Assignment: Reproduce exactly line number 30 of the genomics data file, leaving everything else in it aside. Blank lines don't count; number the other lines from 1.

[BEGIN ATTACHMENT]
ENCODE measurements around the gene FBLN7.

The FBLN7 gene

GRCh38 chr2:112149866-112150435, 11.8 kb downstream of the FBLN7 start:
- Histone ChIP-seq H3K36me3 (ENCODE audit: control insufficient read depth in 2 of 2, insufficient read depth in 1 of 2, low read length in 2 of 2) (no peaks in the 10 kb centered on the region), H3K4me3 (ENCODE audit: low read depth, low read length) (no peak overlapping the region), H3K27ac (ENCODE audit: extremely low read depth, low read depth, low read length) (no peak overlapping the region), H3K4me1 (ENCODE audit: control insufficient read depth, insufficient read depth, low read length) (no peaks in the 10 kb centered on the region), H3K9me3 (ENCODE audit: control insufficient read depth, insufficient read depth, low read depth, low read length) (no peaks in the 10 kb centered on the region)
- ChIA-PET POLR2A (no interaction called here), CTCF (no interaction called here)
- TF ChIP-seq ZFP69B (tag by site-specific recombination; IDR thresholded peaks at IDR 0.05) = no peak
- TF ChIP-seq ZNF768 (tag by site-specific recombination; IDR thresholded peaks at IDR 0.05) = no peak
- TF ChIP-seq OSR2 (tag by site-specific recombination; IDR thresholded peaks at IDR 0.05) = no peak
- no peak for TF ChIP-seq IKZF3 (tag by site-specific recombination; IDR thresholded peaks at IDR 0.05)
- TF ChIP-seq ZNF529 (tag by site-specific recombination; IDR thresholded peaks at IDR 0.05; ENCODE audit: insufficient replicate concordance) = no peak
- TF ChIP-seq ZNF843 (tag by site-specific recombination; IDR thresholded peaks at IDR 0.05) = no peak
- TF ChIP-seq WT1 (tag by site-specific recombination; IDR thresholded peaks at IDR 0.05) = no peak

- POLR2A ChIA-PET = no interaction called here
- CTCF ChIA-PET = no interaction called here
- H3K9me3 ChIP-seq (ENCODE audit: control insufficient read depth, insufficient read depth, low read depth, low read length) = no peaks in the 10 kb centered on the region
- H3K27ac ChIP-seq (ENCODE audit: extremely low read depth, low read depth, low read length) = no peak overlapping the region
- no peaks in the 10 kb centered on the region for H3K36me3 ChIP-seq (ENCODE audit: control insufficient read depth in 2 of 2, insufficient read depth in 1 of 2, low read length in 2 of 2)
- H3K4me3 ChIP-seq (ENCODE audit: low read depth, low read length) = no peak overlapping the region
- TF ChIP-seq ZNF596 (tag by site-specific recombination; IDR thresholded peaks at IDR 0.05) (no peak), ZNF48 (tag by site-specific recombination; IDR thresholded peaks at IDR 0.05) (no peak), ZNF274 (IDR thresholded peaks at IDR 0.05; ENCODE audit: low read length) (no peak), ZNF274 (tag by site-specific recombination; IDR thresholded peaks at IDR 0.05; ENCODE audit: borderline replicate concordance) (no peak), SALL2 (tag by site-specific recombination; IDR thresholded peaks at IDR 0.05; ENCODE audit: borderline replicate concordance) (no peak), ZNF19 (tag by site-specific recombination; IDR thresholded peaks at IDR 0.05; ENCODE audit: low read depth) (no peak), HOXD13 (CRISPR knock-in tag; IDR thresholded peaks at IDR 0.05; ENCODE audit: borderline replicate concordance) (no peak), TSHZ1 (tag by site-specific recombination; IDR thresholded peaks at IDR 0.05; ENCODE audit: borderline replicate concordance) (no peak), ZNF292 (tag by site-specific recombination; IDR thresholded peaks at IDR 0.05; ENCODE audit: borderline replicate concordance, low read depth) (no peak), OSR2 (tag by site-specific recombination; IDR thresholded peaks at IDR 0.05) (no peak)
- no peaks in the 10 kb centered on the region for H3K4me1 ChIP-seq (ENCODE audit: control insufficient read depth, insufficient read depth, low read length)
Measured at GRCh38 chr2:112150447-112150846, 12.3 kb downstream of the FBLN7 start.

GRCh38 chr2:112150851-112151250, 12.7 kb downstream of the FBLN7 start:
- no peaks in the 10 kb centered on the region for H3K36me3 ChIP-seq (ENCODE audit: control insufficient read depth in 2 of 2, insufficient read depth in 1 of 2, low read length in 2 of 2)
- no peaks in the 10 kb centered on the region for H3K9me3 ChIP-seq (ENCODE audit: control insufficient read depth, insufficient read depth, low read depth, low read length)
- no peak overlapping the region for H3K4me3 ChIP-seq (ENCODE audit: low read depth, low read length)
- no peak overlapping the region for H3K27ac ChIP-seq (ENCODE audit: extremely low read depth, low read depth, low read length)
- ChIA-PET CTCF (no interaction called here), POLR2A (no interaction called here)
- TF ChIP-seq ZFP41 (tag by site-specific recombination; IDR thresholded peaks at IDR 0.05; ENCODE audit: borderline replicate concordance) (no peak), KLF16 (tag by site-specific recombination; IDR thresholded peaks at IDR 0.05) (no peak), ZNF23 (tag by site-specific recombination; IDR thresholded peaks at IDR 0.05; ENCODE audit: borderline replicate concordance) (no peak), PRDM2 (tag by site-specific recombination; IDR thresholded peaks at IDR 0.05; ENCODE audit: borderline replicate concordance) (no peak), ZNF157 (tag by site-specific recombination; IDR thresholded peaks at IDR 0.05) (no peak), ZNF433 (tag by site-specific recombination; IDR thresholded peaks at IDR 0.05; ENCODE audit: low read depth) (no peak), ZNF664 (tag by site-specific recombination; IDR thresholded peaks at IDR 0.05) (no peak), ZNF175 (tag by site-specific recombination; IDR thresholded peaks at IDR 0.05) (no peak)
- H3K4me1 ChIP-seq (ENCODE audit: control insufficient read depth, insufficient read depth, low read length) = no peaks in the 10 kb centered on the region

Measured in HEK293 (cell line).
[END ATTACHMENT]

Measured in HEK293 (cell line).